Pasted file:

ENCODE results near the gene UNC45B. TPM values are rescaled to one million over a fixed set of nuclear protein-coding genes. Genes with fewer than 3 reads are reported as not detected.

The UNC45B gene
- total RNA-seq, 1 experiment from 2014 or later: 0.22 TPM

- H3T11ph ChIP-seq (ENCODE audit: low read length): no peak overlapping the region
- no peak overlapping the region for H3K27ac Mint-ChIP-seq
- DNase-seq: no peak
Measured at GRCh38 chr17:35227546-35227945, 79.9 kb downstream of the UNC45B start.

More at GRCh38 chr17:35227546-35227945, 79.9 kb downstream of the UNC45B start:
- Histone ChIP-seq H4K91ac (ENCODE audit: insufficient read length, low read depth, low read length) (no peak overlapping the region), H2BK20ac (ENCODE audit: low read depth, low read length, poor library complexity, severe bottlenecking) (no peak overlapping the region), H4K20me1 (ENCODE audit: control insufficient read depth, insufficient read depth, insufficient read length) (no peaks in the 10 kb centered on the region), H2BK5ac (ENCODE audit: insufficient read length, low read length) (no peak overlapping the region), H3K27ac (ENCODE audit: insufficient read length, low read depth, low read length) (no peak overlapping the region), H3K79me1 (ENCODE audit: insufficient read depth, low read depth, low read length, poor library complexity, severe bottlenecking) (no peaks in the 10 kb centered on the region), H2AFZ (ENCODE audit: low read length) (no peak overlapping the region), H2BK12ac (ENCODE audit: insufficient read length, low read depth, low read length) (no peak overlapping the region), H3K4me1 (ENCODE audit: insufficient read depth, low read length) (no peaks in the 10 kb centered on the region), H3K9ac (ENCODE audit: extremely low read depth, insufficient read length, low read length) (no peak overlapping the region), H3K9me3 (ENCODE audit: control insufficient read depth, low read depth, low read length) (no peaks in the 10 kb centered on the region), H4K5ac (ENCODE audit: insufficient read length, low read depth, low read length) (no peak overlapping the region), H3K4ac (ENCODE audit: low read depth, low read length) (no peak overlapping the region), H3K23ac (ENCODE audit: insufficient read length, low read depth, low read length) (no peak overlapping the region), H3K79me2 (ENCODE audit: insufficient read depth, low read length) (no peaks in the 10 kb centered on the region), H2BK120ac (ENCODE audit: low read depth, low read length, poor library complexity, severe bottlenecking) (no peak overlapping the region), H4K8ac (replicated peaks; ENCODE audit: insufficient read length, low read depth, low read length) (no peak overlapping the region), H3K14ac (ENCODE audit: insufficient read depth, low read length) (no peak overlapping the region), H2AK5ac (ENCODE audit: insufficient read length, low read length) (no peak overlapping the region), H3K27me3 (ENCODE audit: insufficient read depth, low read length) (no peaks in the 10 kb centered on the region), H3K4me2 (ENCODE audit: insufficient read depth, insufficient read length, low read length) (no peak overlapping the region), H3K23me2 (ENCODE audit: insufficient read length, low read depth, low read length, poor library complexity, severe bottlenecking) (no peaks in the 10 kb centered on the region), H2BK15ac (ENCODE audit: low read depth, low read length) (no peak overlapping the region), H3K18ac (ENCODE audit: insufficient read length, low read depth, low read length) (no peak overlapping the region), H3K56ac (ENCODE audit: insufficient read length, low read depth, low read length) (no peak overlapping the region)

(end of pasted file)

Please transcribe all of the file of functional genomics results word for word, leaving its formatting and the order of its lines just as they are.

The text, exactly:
ENCODE results near the gene UNC45B. TPM values are rescaled to one million over a fixed set of nuclear protein-coding genes. Genes with fewer than 3 reads are reported as not detected.

The UNC45B gene
- total RNA-seq, 1 experiment from 2014 or later: 0.22 TPM

- H3T11ph ChIP-seq (ENCODE audit: low read length): no peak overlapping the region
- no peak overlapping the region for H3K27ac Mint-ChIP-seq
- DNase-seq: no peak
Measured at GRCh38 chr17:35227546-35227945, 79.9 kb downstream of the UNC45B start.

More at GRCh38 chr17:35227546-35227945, 79.9 kb downstream of the UNC45B start:
- Histone ChIP-seq H4K91ac (ENCODE audit: insufficient read length, low read depth, low read length) (no peak overlapping the region), H2BK20ac (ENCODE audit: low read depth, low read length, poor library complexity, severe bottlenecking) (no peak overlapping the region), H4K20me1 (ENCODE audit: control insufficient read depth, insufficient read depth, insufficient read length) (no peaks in the 10 kb centered on the region), H2BK5ac (ENCODE audit: insufficient read length, low read length) (no peak overlapping the region), H3K27ac (ENCODE audit: insufficient read length, low read depth, low read length) (no peak overlapping the region), H3K79me1 (ENCODE audit: insufficient read depth, low read depth, low read length, poor library complexity, severe bottlenecking) (no peaks in the 10 kb centered on the region), H2AFZ (ENCODE audit: low read length) (no peak overlapping the region), H2BK12ac (ENCODE audit: insufficient read length, low read depth, low read length) (no peak overlapping the region), H3K4me1 (ENCODE audit: insufficient read depth, low read length) (no peaks in the 10 kb centered on the region), H3K9ac (ENCODE audit: extremely low read depth, insufficient read length, low read length) (no peak overlapping the region), H3K9me3 (ENCODE audit: control insufficient read depth, low read depth, low read length) (no peaks in the 10 kb centered on the region), H4K5ac (ENCODE audit: insufficient read length, low read depth, low read length) (no peak overlapping the region), H3K4ac (ENCODE audit: low read depth, low read length) (no peak overlapping the region), H3K23ac (ENCODE audit: insufficient read length, low read depth, low read length) (no peak overlapping the region), H3K79me2 (ENCODE audit: insufficient read depth, low read length) (no peaks in the 10 kb centered on the region), H2BK120ac (ENCODE audit: low read depth, low read length, poor library complexity, severe bottlenecking) (no peak overlapping the region), H4K8ac (replicated peaks; ENCODE audit: insufficient read length, low read depth, low read length) (no peak overlapping the region), H3K14ac (ENCODE audit: insufficient read depth, low read length) (no peak overlapping the region), H2AK5ac (ENCODE audit: insufficient read length, low read length) (no peak overlapping the region), H3K27me3 (ENCODE audit: insufficient read depth, low read length) (no peaks in the 10 kb centered on the region), H3K4me2 (ENCODE audit: insufficient read depth, insufficient read length, low read length) (no peak overlapping the region), H3K23me2 (ENCODE audit: insufficient read length, low read depth, low read length, poor library complexity, severe bottlenecking) (no peaks in the 10 kb centered on the region), H2BK15ac (ENCODE audit: low read depth, low read length) (no peak overlapping the region), H3K18ac (ENCODE audit: insufficient read length, low read depth, low read length) (no peak overlapping the region), H3K56ac (ENCODE audit: insufficient read length, low read depth, low read length) (no peak overlapping the region)